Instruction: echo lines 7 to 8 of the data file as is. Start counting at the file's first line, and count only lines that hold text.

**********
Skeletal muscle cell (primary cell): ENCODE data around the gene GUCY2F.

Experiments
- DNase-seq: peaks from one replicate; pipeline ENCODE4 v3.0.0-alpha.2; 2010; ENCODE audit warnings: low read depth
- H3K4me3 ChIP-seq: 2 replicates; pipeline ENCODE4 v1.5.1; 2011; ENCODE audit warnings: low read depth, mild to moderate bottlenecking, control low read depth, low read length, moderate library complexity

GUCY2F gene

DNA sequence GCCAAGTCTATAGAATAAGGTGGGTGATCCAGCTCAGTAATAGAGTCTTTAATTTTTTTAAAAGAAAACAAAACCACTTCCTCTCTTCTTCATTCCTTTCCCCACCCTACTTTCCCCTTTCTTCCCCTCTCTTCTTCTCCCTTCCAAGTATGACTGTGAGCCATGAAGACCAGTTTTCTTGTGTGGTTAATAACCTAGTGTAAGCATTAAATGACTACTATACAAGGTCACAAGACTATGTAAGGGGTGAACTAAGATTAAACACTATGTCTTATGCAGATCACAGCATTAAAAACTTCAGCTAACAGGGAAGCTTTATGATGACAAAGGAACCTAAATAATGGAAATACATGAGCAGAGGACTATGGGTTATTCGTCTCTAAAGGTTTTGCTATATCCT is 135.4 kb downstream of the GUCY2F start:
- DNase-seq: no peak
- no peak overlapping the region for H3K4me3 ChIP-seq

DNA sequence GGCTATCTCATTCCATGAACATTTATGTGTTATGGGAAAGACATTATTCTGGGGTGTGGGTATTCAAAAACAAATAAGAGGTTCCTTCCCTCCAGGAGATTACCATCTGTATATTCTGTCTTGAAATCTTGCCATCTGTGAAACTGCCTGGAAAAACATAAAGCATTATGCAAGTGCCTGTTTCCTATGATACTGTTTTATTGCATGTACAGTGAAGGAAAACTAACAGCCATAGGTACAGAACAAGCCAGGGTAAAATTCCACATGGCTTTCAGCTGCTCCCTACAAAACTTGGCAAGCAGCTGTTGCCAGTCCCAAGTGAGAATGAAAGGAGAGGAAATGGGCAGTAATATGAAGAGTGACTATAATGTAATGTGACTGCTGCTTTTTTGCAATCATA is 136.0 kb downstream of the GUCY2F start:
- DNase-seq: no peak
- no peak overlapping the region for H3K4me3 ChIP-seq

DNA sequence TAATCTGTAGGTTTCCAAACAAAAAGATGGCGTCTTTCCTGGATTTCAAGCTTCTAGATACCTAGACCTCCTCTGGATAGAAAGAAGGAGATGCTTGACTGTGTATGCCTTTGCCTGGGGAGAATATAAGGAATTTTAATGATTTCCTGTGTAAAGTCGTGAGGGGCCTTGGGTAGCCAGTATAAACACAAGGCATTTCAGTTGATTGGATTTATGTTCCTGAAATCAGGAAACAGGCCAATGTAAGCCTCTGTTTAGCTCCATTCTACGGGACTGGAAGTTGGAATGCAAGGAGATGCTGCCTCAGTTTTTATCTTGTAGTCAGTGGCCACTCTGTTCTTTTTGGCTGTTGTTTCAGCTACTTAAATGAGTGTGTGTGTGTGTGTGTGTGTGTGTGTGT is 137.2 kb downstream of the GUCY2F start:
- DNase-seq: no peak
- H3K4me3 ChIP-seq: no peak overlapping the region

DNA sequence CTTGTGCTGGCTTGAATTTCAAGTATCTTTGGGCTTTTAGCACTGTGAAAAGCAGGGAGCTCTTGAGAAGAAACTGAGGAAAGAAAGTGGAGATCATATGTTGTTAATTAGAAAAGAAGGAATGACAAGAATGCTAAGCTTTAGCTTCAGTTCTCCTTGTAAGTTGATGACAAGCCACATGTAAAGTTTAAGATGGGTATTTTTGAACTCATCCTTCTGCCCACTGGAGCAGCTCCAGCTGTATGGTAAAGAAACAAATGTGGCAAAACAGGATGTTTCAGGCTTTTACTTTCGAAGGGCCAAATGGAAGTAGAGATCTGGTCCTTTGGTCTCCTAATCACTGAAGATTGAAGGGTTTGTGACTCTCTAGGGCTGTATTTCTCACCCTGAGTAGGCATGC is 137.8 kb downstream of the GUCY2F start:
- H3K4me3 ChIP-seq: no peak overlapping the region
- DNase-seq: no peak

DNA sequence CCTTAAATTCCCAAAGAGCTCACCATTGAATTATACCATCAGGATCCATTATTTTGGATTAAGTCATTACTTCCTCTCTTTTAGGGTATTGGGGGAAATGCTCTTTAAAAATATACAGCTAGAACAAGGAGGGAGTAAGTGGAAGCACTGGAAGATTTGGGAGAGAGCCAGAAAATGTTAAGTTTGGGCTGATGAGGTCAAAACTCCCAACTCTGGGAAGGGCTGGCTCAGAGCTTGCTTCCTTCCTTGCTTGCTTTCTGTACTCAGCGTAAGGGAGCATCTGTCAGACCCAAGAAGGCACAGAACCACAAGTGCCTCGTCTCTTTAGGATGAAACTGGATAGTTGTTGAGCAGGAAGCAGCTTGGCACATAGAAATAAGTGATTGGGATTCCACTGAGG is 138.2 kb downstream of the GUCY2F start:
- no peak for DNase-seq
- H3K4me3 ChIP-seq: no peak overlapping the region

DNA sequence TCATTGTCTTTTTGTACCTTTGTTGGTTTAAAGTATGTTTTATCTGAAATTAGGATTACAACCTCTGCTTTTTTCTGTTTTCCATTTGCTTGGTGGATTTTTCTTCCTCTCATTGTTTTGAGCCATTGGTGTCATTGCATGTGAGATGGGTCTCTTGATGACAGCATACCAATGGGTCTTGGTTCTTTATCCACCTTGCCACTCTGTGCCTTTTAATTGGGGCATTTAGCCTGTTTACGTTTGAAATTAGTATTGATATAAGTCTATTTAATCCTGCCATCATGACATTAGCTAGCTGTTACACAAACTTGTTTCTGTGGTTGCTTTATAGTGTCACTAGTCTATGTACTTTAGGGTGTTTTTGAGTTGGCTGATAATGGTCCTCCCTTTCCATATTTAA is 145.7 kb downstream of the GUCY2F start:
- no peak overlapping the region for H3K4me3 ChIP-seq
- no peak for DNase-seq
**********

- DNase-seq: no peak
- no peak overlapping the region for H3K4me3 ChIP-seq